Between 1951 and 1954, Wolfgang Koeppen published three scathing, disillusioned novels ridiculing the notion of a new start and a clean slate for West Germany. At the time, perhaps as many as 80 per cent of public officials, including many judges and senior civil servants, were former members of the Nazi Party. Most people didn't want to be reminded of this and when The Hothouse was published in 1953, one review carried the headline: 'Not to be touched with a barge-pole'. The novels have come to be known as a trilogy, although they are united only in their concern to expose the residual effects of Nazism and the war on German society. Tauben im Gras (Pigeons on the Grass), the first of the three, is set in Munich on a single day and its 105 short fragments reveal the failure of more than thirty characters to face up to reality. The last to be published was Death in Rome, which examined the emotional and intellectual legacy of the Nazi period in two German families who meet again in Rome after the war. The Hothouse, the middle volume, is set in Bonn. It covers the last two days in the life of a disillusioned politician called Keetenheuve, who became a member of the Bundestag after returning from exile at the end of the war with high hopes for the newly created Federal Republic.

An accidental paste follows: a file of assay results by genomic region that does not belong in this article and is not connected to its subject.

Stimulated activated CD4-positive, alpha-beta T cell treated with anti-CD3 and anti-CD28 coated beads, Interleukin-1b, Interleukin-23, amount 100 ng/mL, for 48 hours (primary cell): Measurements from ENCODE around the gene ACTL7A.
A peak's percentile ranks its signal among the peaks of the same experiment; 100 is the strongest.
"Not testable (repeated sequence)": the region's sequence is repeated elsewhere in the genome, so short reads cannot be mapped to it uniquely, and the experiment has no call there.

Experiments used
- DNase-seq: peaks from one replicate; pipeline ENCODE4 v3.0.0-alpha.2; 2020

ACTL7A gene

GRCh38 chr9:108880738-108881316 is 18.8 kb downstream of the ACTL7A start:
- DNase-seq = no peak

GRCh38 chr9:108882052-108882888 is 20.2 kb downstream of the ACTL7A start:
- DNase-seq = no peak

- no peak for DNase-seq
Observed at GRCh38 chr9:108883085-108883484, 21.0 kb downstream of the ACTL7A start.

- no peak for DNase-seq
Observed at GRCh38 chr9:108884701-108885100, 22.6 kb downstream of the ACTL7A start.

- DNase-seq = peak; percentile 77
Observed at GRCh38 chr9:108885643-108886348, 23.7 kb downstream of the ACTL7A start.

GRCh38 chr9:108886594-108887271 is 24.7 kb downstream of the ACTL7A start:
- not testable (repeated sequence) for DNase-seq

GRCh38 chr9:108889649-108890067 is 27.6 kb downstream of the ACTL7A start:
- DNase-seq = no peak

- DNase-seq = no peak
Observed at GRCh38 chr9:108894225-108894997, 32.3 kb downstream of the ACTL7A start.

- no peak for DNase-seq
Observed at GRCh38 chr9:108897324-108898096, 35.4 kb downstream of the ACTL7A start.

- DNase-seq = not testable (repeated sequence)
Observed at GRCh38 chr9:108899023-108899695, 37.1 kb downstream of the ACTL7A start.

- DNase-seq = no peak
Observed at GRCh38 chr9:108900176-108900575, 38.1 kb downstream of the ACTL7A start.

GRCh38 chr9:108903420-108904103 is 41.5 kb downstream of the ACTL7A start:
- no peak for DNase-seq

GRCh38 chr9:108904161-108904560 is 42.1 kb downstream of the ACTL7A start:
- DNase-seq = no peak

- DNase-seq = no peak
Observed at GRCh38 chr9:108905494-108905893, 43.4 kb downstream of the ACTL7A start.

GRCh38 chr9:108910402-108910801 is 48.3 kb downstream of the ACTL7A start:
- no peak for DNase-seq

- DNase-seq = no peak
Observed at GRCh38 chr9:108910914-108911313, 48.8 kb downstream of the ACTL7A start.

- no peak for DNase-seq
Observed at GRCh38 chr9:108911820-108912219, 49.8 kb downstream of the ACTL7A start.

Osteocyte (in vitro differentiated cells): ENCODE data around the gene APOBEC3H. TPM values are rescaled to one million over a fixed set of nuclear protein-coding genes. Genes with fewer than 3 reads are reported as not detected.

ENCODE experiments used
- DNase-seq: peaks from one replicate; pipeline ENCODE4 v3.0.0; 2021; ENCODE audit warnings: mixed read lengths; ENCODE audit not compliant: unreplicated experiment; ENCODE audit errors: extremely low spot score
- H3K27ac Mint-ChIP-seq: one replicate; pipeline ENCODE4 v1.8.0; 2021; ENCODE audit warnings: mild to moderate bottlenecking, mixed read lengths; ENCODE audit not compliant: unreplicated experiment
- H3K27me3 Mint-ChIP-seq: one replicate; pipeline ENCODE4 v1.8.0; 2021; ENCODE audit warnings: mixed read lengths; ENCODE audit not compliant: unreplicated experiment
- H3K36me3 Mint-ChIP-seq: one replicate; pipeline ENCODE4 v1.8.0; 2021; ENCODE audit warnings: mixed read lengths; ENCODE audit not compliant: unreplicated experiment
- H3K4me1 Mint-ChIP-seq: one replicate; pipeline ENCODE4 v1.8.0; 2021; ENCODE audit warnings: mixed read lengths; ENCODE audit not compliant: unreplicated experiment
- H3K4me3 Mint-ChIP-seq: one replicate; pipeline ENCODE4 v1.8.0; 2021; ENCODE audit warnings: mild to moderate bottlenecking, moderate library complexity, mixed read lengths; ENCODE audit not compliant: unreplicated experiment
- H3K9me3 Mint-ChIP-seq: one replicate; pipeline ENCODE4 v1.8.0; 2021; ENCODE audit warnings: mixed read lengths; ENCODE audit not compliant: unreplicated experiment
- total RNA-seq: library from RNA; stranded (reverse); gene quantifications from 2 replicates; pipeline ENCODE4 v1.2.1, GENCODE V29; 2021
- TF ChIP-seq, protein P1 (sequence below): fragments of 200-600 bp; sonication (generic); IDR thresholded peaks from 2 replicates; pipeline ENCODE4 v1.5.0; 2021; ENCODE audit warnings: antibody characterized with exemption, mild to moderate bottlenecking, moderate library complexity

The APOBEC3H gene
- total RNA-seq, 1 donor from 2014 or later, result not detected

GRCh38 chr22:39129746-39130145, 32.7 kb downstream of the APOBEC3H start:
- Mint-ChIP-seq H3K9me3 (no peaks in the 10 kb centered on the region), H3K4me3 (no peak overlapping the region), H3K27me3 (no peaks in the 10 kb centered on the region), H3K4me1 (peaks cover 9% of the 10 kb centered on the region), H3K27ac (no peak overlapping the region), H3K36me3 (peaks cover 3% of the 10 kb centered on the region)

LRB 12 December 2002 | PDF Download